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Fleas and ticks are of course annoying hazards that all dog owners need to be aware of, and you should have a pro-active strategy for preventing your pet from becoming a host to them, and have some means of eradicating them if they do become a problem.
One of the best ways to deal with any problem is to learn about it in depth, as gaining a thorough understanding of the problem can help to give you important insights into how to tackle it!
In this article, we will look at the various different vectors by means of which fleas and ticks come into contact with your dog and set up home in the first place. Read on to learn more!
The main means by which fleas in particular, and also ear mites and potentially ticks latch onto your pet and set up home, is through contact with other animals. Obviously socialisation is vitally important for dogs, and meeting other dogs when out and about and playing with them in a normal and important part of canine life, and so contact with other animals is not something that you can prevent! As well as pets such as other dogs and cats, wildlife carries fleas and ticks too, such as squirrels, foxes, rabbits and virtually all other animals that you may see outside.
You cannot prevent your dog from coming into contact with other animals, and you will not always be able to choose to mix your dog only with other animals that are properly protected against parasites, and so ensuring that your dog is themselves protected will go a long way towards preventing infestations.
If you’ve ever patted a dog in the street or visited a friend who has pets, you might have brought an unwanted passenger home with you! Literally any person who comes to your house or touches your dog can pass on parasites to them, and again, this is not something that you can prevent! Again, ensuring that your own dog is treated with an effective product to repel and kill fleas and ticks is your best form of defence.
As well as socialising with other dogs when out and about, just being outside itself can lead to ticks and fleas latching onto your dog! In areas where there is a lot of wildlife, fleas will tend to be rife, and they can easily make the leap onto your dog. If your dog is apt to snuffle around at dead wildlife too, this is a particular pinch point, as the flea count of the deceased animal will be just waiting for a new vehicle to leap on to!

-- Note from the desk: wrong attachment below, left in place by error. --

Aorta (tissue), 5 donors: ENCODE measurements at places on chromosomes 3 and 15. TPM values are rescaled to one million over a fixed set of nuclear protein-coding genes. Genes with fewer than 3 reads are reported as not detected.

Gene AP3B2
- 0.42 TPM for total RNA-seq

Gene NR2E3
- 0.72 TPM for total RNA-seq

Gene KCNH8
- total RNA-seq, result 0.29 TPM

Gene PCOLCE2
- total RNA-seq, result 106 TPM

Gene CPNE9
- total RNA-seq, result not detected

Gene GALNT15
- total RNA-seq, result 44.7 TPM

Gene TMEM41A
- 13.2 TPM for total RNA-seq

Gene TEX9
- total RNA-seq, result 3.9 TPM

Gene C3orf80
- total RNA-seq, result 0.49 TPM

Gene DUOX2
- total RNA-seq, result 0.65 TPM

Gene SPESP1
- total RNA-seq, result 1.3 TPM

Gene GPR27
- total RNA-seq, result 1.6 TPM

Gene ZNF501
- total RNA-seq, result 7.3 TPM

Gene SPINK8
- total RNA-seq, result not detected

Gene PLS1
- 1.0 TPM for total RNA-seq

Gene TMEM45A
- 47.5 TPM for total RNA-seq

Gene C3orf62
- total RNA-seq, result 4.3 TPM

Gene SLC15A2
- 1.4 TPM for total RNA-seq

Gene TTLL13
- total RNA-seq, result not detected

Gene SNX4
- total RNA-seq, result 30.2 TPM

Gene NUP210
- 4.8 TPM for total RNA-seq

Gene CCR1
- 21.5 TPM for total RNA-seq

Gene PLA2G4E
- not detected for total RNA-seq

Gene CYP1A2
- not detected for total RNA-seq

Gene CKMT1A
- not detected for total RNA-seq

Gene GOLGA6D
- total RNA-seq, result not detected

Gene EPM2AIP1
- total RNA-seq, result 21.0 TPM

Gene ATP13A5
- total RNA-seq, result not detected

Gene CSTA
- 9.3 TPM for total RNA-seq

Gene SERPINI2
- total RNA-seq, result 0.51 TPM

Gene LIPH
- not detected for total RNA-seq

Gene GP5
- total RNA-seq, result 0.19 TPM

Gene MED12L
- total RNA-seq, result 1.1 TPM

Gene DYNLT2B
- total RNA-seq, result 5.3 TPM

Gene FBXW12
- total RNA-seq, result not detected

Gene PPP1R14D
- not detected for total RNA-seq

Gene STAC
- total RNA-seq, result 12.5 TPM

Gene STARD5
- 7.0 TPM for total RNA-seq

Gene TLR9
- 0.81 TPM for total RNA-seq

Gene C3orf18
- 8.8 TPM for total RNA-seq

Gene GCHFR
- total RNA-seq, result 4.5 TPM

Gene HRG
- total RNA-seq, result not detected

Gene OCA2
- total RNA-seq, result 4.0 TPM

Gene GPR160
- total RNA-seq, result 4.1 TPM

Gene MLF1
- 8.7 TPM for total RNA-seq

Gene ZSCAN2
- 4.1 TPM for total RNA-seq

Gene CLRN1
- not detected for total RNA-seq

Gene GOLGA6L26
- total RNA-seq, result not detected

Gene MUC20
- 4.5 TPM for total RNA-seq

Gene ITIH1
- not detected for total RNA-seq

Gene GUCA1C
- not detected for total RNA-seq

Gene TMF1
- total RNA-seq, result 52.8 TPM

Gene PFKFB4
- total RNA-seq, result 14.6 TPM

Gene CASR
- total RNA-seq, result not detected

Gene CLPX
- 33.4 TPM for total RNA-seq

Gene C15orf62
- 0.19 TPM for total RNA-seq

Ticks are of course present in the wild, and particularly prevalent in some areas of the country. Just going out walking, particularly in marshy areas or areas with long grass, can lead to ticks attaching themselves to your dog, and checking them over thoroughly after walks and removing any ticks is important to keep your dog healthy and well.
Fleas in particular can infest your home, even if your dog is relatively flea-free thanks to their preventative products. Fleas thrive in fabrics such as carpet and curtains, and fleas can live for a reasonably long time without a host, meaning that household fleas are very opportunistic and will wait a while before they make the jump onto your dog!
Any place or organised event where a lot of dogs or other pets congregate or visit can become host to fleas. This includes things like dog shows, pet stores, grooming parlours and veterinary clinics, although the latter two are usually very conscientious about treating their venues for fleas regularly, and minimising the risk of passing them on to others.
Visiting other people at their own homes with your dog may mean that fleas can make the jump to your own dog, and you will probably soon learn if a friend’s home always seems to leave your dog scratching!
The vast majority of the scenarios and places outlined above where fleas or ticks can come into contact with your dog are not situations that you can control, nor prevent potential contact with. This means that in order to keep your dog flea and tick free, you are limited really to what you can do for your own dog, to make them an unappealing host for fleas and ticks, and to keep such parasites from treating your dog as a walking buffet!
Talk to your vet about the different options available for flea and tick prevention, and settle upon a product that works for you, reviewing this regularly. Always use the products that your vet recommends in accordance with their guidelines, and don’t skip doses or scrimp on the best products for the job!
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